On Israel, Obama is to the right of Bush or Reagan and certainly Clinton. On Israel and Palestine, Barack Obama is Rick Perry.

Of course, none of Obama's outrageous pandering to Netanyahu and his acolytes here impresses the Israel Firsters. They disliked Obama from day one, for all kinds of obvious reasons, and they condemned his United Nations speech, as typically anti-Israel.

They are lying and they know it.
__________________
Seek Peace and Pursue it
בקש שלום ורדפהו
Busca la paz y síguela
--Psalm 34:15
Reply With Quote
  #8  
Old 09-23-2011, 09:04 PM
graz graz is offline
 
Join Date: Mar 2007
Posts: 3,162
Default Re: The Week in Blog: Leaning Forward (Bill Scher & Matt Lewis)

Here's some support of that point:
http://www.thedailybeast.com/article...to-israel.html
Reply With Quote
  #9  
Old 09-24-2011, 02:55 AM
stephanie stephanie is offline
 
Join Date: Dec 2007
Posts: 3,921
Default Re: The Week in Blog: Leaning Forward (Bill Scher & Matt Lewis)

Quote:
Originally Posted by graz View Post
See also the New York article I posted in the Miller/Levy thread, which I think is a very balanced piece.
Reply With Quote
  #10  
Old 09-29-2011, 04:55 PM
stephanie stephanie is offline
 
Join Date: Dec 2007
Posts: 3,921
Default Re: The Week in Blog: Leaning Forward (Bill Scher & Matt Lewis)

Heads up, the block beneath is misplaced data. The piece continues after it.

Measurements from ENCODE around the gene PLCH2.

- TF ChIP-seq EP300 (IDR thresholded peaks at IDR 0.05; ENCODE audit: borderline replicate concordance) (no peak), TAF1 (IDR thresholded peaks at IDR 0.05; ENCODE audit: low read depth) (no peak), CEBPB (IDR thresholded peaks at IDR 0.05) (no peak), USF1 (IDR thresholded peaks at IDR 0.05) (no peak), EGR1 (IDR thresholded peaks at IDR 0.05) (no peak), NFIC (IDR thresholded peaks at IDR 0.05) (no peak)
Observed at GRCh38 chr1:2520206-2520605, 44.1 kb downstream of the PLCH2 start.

Quote:
Originally Posted by chiwhisoxx View Post
???????

I can't tell if you're being intentionally provocative, or if you actually believe that. I understand you're probably disappointed with Obama on Israel, but that doesn't call for wild exaggerations. To get to the right of Barack Obama on Israel...isn't very difficult. Let is count the ways. You could stop giving speeches where you essentially imply moral equivalence between the enemies of Israel and Israel itself. You could stop hectoring them about settlements. You could have a much warmer personal relationship with the Israeli PM. You could not suggest 1967 borders (with the swap caveats, I suppose) as a baseline for negotiations. These might be positions don't like, but they certainly exist, and you shouldn't pretend otherwise.